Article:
Syria Imposes the Astana Deal by Force, As Turkish-Russian Tensions Rise
Since 2012 the M5 Damascus-Aleppo had been under the control of jihadist forces. The Syrian Army has now liberated the M5 Damascus-Aleppo road and over 140 cities, villages and strategic hills. Turkey and the Uzbeks, Uighurs and Hayat Tahrir al-Sham (formerly al-Nusra) failed to protect their fortified positions, abandoning them and retreating towards the area surrounding Idlib.
This is the first time the Turkish Army has been shelled by the Syrian Army. Five Turkish officers were killed at Taftanaz military airport, the base used by Turkey and its jihadists gather. Ankara was forced to send its own army onto the battlefield to compensate for the weakness of its jihadist allies on the ground.
The liberation of the 432 km of the M5 from jihadists was stipulated in the Astana agreement signed in October 2018, a stipulation which Turkey failed to honour since then. The Syrian government carried out three major advances towards the M5 since then, but this time the decision to recover it was final. This is a Syrian-Russian message to President Erdogan that time is running out for Idlib. The Turkish-Russian bras-de-fer is also reaching beyond the Syrian borders. It is also evident in Ukraine and Libya, where Turkey is seeking a major role.
The Russians are providing the Syrian Army with advanced warfare equipment and dozens of T-90s, which help the Army to continue its military offensives at night. This, along with the hundreds of Russian Air Force strikes, helped to liberate the entire area on the east side of the road and many other areas on the west side where the military operation continues. Moreover, Russia offered unparalleled military intelligence and planning support to the Syrian Army in this successful operation, as well as bombing the jihadists’ lines, and behind their retreat position as well.
What was surprising was the discovery of kilometres of underground tunnels with field hospitals, ammunition and life support goods that could have sustained a very long siege in all liberated areas on both sides of the M5 and in main cities like Saraqeb and El-Eiss. These tunnels were linked together, linking villages under the ground and some even 20 metres deep, enough to protect from air bombardment. The Jihadists were in a rush–they evacuated all these positions leaving everything behind.
Syrian Army tactics, in recent years, involve leaving a road open for jihadists to retreat before closing in. After the liberation of Aleppo, the Syrian Army avoided surrounding cities due to the propaganda benefit jihadists derive from mainstream media and foreign interventionists who do not wish to see Syria recovering and united. This is why roads were always left open for jihadists to retreat by before any final assault.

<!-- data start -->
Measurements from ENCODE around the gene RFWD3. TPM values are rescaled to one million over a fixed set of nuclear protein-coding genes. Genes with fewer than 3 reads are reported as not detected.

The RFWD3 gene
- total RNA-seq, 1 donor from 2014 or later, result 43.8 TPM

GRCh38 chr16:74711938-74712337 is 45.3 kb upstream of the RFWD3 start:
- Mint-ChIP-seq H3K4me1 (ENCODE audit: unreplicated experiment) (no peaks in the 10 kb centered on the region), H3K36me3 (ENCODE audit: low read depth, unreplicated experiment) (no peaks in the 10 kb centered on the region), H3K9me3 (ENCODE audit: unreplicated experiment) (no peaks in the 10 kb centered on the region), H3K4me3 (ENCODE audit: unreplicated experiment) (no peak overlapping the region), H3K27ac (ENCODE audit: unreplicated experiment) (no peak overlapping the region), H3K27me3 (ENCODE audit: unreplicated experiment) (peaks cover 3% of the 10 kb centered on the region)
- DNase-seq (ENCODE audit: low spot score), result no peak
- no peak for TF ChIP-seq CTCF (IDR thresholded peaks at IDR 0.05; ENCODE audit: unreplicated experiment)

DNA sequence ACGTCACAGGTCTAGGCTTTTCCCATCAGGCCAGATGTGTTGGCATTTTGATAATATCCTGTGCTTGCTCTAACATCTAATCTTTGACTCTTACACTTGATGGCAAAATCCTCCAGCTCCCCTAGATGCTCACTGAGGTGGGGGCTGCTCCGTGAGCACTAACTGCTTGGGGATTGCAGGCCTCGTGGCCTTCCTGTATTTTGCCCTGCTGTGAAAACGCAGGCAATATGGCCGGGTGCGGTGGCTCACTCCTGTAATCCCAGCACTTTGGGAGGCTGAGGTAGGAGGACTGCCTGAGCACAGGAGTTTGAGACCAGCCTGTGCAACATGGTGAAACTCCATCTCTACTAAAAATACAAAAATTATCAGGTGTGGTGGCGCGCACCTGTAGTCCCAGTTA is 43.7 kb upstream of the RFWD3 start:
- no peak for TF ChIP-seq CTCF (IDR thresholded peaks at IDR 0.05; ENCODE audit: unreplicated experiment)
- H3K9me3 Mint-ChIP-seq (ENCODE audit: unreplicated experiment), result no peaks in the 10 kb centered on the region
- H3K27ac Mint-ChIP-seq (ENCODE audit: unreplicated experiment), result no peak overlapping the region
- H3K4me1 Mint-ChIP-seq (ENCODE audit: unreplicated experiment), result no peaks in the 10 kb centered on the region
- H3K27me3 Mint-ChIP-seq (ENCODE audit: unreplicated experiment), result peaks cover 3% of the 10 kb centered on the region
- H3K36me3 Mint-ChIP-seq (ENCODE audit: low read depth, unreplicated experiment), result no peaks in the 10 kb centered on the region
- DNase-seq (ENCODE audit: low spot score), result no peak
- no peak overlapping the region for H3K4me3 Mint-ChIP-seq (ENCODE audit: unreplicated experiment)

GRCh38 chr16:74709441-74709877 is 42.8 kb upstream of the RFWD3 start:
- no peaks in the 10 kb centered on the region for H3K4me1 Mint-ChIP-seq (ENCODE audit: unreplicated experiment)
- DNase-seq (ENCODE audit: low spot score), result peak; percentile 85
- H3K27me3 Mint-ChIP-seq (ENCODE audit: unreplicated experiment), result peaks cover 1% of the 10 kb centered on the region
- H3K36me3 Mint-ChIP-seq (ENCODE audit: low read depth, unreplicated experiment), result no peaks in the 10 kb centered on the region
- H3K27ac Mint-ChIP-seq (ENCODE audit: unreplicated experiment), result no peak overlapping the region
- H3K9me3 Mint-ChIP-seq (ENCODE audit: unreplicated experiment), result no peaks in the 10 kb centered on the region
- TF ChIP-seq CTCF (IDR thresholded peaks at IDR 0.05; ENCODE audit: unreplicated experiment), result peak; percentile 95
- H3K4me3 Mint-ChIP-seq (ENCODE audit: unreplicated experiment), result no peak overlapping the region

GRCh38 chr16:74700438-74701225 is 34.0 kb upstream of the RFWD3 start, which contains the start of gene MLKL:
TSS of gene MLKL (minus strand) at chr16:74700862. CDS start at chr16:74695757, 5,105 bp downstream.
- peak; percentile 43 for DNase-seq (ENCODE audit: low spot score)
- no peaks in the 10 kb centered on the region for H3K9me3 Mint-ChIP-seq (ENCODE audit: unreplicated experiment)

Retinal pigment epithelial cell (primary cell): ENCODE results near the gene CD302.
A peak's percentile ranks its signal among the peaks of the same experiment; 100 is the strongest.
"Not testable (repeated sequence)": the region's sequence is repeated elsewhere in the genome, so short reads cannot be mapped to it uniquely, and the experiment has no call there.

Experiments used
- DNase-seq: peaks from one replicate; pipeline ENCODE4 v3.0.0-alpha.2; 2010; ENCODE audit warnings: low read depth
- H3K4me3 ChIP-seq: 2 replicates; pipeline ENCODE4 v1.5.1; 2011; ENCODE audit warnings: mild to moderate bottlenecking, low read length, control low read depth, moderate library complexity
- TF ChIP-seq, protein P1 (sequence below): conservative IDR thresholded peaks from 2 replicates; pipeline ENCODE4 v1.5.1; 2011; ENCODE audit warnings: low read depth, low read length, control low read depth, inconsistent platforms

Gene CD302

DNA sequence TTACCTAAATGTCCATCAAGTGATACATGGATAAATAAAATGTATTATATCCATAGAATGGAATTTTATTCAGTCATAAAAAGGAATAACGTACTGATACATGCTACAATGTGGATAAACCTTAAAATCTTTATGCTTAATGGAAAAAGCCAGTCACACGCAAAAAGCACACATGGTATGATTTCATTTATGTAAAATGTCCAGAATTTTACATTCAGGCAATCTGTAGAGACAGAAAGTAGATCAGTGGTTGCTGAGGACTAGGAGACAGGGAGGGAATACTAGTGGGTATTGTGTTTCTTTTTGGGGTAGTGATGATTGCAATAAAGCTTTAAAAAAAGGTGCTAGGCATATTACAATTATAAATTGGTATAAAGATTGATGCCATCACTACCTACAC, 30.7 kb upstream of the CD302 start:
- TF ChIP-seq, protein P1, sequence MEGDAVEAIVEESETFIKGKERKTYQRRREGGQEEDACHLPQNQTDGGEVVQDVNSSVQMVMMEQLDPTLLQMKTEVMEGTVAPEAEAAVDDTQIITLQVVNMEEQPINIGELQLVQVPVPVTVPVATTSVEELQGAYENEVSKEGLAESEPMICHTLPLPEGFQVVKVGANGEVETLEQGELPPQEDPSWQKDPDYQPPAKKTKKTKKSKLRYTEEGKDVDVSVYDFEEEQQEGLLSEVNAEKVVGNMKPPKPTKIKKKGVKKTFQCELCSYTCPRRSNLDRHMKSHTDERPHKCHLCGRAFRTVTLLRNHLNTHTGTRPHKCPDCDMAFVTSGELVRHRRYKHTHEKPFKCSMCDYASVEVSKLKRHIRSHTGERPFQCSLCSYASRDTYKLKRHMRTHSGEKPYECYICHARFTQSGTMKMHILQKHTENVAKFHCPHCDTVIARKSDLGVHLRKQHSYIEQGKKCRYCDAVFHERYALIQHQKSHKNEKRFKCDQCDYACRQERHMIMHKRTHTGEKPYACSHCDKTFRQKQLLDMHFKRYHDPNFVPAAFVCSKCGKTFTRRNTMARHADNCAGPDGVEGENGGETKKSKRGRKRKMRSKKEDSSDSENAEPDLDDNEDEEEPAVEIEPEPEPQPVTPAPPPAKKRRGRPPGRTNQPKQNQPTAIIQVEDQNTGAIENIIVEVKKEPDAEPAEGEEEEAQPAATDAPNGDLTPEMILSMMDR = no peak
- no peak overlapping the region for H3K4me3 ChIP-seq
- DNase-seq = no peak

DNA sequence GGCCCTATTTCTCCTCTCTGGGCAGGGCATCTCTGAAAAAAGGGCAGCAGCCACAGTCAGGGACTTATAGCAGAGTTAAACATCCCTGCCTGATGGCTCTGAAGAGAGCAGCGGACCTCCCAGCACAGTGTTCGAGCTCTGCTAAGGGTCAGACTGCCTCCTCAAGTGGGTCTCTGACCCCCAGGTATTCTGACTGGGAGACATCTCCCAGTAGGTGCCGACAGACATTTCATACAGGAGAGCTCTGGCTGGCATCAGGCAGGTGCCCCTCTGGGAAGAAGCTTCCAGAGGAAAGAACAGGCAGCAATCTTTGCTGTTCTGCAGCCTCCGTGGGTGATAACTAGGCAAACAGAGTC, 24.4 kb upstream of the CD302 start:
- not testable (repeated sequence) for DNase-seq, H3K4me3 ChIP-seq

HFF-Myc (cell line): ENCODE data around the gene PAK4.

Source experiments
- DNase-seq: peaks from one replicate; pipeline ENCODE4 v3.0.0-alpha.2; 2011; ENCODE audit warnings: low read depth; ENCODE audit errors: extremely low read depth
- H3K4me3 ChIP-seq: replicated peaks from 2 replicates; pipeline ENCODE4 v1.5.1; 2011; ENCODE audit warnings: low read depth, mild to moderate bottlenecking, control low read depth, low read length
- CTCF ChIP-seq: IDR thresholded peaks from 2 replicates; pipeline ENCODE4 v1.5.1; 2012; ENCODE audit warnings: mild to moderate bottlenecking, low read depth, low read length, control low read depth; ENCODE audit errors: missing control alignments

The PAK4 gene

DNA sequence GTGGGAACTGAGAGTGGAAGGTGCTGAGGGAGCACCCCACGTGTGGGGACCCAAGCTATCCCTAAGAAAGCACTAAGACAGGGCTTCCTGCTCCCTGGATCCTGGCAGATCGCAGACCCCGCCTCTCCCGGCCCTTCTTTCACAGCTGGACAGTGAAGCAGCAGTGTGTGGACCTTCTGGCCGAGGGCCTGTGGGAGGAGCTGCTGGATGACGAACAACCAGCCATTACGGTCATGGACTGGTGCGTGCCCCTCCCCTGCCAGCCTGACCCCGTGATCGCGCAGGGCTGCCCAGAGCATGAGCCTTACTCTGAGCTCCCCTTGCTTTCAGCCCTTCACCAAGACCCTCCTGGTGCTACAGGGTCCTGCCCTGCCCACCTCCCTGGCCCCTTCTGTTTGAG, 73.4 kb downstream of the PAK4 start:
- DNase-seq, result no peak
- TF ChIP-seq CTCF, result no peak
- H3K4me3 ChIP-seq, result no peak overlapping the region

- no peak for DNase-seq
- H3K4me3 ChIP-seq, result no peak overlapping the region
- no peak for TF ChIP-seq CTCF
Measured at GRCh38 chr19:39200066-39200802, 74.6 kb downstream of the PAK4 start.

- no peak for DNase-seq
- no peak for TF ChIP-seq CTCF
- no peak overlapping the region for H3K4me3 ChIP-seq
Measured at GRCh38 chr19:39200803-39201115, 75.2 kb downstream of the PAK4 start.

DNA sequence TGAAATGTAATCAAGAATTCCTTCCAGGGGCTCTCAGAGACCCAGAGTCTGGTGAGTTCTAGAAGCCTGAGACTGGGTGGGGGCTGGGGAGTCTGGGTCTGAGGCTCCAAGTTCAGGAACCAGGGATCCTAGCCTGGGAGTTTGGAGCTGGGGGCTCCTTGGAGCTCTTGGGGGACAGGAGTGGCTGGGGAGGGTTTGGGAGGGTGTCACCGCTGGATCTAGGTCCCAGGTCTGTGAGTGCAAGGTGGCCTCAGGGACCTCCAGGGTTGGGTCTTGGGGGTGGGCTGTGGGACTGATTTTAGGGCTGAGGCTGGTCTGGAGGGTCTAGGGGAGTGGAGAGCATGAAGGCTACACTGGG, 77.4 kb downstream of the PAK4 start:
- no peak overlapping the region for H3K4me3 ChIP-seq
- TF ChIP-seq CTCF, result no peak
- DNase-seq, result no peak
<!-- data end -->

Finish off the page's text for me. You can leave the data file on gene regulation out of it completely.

Turkey is unable to protect its jihadist allies and cannot offer them air support. Russia is in control of Syrian air space and Damascus warned Turkey it would down any of Turkish jets that violate Syrian airspace.
It is a new strategic turn in the Syrian war that Maarrat al-Nu’man, Khan Touman, Saraqeb, Tel el-Eiss, Rashedeen 4&5 are now liberated. It is an indication that Turkey will find it hard to protect its jihadists in the long run. The stability of Syria requires the liberation of its entire territory. Syrian stability is in the interest of Russia and its national security objectives. Russia walked into the Levant to stop the war. Its credibility is on the line. It has a large naval base offering unique access to the Mediterranean. It is also in the interests of Russia to eliminate al-Qaeda and all groups adhering to their takfiri ideology, notwithstanding their different priorities and names. The Uzbeks and Uighur jihadists in the Levant have no place to go and are expected to fight to the last man.
Turkey is showing its teeth to Russia by refusing to recognise Russian sovereignty of Crimea and offering 33$ billion to Ukraine in arms. Turkey is aiming for a more effective and recognised role in Libya where the central government is officially requesting Ankara’s support. However, the situation in Syria is different. Turkey knows its presence in Syria cannot last for long, and that the liberation of Idlib, even if it is not on the agenda today, will happen soon. It is only a question of time.
The US occupation forces have cornered themselves in a limited area in north-east Syria where they can steal Syrian oil, as President Donald Trump announced. This limited US presence is not a priority for the Syrian army. Idlib will be liberated first, and then Afrin. This is why Turkey is trying to reinforce and stabilise its influence in Syria. Four meetings took place between the Syrian intelligence officials and their Turkish counterparts at the highest level to discuss new agreements. Turkey wants to modify its 1998 Adana agreement with Syria, governing Turkish military pursuit of the PKK into Syrian territory.
Russia and Iran are playing an important role in easing Turkish-Syrian tensions, but the bottom line is full Turkish withdrawal from Syria.
Turkey has bought the S-400 from Russia and the Turkstream pipeline was officially launched last month to reduce Russian shipments via Ukraine. On the other hand, Turkey is also a NATO ally with a powerful US military base on its borders. Turkey will find it hard to strike a balance between the two superpowers and at the same time protect its jihadists in Syria. The time for Turkey to weigh up its options is near.
By Elijah J. Magnier
Source: Elijah J. Magnier